Tuesday, December 11, 2007
One wild ride: Mad Max is postapocalypic fun, with a message
Part 7 of a 10-part series in which I examine my favorite films, and the reasons why I love them so.
I am the Night Rider--I'm a fuel-injected suicide machine. I am a rocker, I am a roller, I am an out-of-controller.
The raving, lunatic speech of the Night Rider which punctuates Mad Max's manic introductory car chase gives us only a glimpse of the savage violence and carnage to come in this underrated action classic.
Despite its cult status, Mad Max is a film that seems to garner little attention these days, even among sci-fi/action aficionados. Maybe it's its age (1979) or its low-tech effects, or it could simply be that it's been overshadowed by its sequel, the brilliant The Road Warrior, which most consider a superior film.
While that may be true, Mad Max has always had a soft spot in my heart for a number of reasons. These include:
The unexplained wasteland. We're left to our own devices to figure out what has brought about the collapse of society in Mad Max (although this is revealed in a later film). As I've said in other movie reviews, I'm fond of fims that don't spoon-feed every detail. The human mind has a wonderful ability to speculate and fill in the gaps, and by not explaining the wasteland or the rise of the savage, roving gangs which threaten to overwhelm the last vestiges of society, director George Miller forces us to think of why--and how--it all occurred.
The decay of order. Miller placed several smart, deliberate shots in Mad Max and its sequels, which convey not only atmosphere but meaning. The rusting, weed-grown Hall of Justice is one example, as it presents an overt symbol of the decay of law and order in this apocalyptic land. A stop sign conspicuously placed in the center of the shot could mean that justice stops here at its gate.
The sergeant, a giant, bald, moustached man curiously named Fifi, is one of the few bastions of order and the rule of law, but it's obvious he's fighting a losing battle, and his rallying cry ("We're going to give them back their heroes!") rings hollow.
The morality of the road, and the allure of violence. Even before the murder of his wife and child and the vigilantism it inspires, Max (played by Mel Gibson) is already feeling uneasy. Why? It's not police work or the pursuit of justice that motivates Max, it's the allure of the road, the high-speed chases, and the everyday dance with death: "It's that rat circus out there, I'm beginning to enjoy it. Any longer out on that road and I'm one of them, a terminal crazy," Max says to Fifi. "Only I've got a bronze badge to say I'm one of the good guys."
By the end of the film the facade of law and order is completely stripped away. It's noteworthy that, while pursuing Johnny the Boy in his last act of vigilantism in the film, Max passes right by a sign declaring "Stop--Prohibited Area." This act symbolizes his final casting off of civilized behavior and a passage into barbarity.
Car porn. While I don't know a damned thing about how cars operate, even I get excited by the talk of "the last of the V-8s," nitrous, and screaming, supercharged engines with blowers.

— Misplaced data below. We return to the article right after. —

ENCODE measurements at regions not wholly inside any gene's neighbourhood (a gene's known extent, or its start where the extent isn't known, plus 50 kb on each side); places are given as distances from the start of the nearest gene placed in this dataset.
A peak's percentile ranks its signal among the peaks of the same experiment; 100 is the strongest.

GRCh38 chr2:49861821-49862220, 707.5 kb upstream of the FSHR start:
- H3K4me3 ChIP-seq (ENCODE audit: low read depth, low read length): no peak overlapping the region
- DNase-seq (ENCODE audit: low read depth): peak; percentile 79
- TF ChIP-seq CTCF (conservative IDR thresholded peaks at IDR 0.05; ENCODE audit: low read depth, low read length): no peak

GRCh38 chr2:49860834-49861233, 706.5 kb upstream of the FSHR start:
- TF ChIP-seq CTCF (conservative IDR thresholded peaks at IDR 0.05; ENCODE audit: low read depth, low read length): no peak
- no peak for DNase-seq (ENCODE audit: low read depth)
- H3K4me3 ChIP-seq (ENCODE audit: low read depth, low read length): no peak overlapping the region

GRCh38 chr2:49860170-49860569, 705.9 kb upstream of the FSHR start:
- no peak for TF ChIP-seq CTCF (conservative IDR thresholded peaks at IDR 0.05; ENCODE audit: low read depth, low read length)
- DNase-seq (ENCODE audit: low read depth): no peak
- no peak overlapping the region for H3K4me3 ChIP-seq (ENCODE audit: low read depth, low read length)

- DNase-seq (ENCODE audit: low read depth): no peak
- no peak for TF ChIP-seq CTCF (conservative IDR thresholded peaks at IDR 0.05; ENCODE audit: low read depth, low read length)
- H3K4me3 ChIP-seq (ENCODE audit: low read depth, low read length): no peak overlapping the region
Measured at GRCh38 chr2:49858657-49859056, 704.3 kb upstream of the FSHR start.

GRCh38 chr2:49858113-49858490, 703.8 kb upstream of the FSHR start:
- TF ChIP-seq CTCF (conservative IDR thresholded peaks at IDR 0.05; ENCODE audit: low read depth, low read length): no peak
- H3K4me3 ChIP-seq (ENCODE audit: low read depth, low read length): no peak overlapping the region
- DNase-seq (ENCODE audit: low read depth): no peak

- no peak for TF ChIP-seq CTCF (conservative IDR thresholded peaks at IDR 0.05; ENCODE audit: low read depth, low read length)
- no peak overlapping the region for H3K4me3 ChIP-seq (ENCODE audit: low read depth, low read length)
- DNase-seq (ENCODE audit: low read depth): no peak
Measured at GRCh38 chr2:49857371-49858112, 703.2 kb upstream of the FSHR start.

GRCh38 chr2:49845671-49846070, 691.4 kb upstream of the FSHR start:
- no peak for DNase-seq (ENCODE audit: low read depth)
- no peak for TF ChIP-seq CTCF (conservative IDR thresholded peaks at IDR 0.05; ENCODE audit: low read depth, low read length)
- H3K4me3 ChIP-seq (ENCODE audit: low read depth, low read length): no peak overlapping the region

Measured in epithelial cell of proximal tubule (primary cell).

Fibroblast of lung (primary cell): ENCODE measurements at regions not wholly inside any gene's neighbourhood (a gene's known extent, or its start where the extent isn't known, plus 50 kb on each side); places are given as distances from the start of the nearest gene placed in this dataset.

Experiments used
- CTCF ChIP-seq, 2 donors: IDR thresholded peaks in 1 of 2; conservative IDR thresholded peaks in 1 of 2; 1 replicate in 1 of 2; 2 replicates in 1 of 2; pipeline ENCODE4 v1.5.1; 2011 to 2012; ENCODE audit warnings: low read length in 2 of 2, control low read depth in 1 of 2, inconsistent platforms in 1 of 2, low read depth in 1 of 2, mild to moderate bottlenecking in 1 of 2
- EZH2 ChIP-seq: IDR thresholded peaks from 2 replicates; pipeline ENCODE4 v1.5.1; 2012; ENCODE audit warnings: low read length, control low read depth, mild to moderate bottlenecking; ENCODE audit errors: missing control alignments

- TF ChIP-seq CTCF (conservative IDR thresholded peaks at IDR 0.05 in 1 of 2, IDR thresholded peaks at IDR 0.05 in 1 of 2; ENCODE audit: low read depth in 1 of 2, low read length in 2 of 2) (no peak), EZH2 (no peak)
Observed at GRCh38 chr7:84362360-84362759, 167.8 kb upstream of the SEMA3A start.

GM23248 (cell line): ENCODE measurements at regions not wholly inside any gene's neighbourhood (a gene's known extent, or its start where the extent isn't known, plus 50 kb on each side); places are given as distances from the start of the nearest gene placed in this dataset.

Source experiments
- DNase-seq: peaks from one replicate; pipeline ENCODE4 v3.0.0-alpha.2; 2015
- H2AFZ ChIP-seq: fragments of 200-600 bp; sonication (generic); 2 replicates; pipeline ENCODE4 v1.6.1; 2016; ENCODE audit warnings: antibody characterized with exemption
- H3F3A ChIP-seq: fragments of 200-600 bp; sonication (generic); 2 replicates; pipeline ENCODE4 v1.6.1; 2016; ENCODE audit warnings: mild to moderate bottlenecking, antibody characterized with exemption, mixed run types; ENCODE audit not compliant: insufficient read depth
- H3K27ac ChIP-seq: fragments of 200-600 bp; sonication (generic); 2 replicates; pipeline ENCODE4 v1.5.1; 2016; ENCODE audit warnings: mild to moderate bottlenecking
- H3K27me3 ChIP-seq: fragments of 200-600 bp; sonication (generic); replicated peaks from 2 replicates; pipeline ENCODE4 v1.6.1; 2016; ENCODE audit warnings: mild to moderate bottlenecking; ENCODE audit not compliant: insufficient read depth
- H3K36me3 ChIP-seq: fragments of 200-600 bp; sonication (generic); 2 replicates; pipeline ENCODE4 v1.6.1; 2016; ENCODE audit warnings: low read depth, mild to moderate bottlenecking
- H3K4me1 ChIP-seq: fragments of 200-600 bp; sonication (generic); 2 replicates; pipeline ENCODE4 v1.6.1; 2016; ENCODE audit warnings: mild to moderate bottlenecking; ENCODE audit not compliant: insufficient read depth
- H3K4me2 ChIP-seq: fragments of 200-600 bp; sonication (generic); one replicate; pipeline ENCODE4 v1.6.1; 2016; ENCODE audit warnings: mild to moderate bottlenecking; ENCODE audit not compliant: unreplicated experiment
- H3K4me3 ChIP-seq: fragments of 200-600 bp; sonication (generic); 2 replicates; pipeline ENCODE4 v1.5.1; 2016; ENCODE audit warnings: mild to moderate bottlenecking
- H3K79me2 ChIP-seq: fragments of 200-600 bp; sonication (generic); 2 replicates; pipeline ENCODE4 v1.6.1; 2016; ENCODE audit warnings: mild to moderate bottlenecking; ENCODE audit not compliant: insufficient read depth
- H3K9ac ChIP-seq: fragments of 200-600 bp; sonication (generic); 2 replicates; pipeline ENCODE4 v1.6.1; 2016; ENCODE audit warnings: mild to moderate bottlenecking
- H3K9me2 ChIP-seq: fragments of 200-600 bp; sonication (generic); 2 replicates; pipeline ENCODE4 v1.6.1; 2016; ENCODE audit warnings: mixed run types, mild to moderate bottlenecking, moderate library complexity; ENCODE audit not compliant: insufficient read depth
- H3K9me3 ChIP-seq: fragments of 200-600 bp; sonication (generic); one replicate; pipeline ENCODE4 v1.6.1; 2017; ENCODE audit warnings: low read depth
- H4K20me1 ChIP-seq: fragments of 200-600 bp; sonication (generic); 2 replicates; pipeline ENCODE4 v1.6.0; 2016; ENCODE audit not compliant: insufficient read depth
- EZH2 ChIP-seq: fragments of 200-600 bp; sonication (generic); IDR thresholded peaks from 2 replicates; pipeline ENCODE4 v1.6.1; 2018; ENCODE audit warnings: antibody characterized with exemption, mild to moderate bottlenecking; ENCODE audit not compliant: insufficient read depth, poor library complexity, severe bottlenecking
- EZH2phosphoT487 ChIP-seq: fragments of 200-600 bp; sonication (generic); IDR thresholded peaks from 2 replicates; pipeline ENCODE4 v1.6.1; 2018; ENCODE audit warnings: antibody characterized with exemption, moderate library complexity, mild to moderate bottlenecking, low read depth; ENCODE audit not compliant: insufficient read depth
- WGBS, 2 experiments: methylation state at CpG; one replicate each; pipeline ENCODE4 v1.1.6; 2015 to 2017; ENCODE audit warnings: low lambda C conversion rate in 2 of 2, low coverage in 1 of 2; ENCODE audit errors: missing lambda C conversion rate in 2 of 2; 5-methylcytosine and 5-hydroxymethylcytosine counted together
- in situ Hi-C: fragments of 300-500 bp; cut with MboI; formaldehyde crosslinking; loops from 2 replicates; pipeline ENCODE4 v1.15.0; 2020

Jim Goose. I don't know whether actor Steve Bisley ever did anything before or after Mad Max, but I thought his portrayal of the cocksure and stylish but dedicated officer Jim Goose was perfect.
Bubba Zanetti. Another memorable bit role from Mad Max, Zanetti almost defies description with his need to perform every act with an exaggerated sense of style, all the way down to his intense, measured speech. Memorable Zanetti line: When a kid asks him what happened to the car that he and his gang members demolished, he answers cryptically, "Perhaps it was a result of anxiety." I'm not sure what this means exactly, but it's pretty cool.
Electrifying car chases and crashes. Miller's car pursuits and crashes are filmed with a high style that captures the speed of the cars and motorcycles and the violence of their collisions. The head-on collison between the Toecutter and a semi is a thing of beauty. And watch closely for the names of the roads on the white sign at the beginning of the film ("Anarchy" and "Bedlam"), which capture the spirit of what goes on in the two-lane highways of Mad Max. These effects of course all done without CGI, and despite the advances in effects-driven technology I still prefer low-tech effects. Done right, as is the case in Mad Max and The Road Warrior, they are more believable than CGI.
Cool imagery. Although Mad Max was filmed on a very low budget ($300,000 in Australian currency, according to Wikipedia), it's helped considerably by the sparse Australian landscape in which it was shot. Combined with Miller's use of the driver's eye and the wheels's eye view of the roads, Mad Max is a memorable visual experience.
Characterization/humanization of the evil biker gang: While it would be easy to cast the biker gang as a group of mindless thugs, Miller offers in their portrayal a few glimpses of lost humanity (twisted though it may be). For example, Nightrider's line after he loses a game of high-speed "chicken" with Max: "There will be nothing left--it's all gone"--could simply mean the loss of his nerve. But it carries deeper undertones, as if he were weeping for the collapse of society and the loss of civilization.
Likewise, the Toecutter, the cycle gang's murdering leader, displays a surprising depth of emotion when he demands to be left alone to mourn with the Nightrider's coffin. And his insistence on indoctrinating the maddening and pretentious Johnny the Boy into the ways of the gang displays at some level his need for organization and family, institutions which are hopelessly fractured and in danger of total collapse in the dystopic future of Mad Max.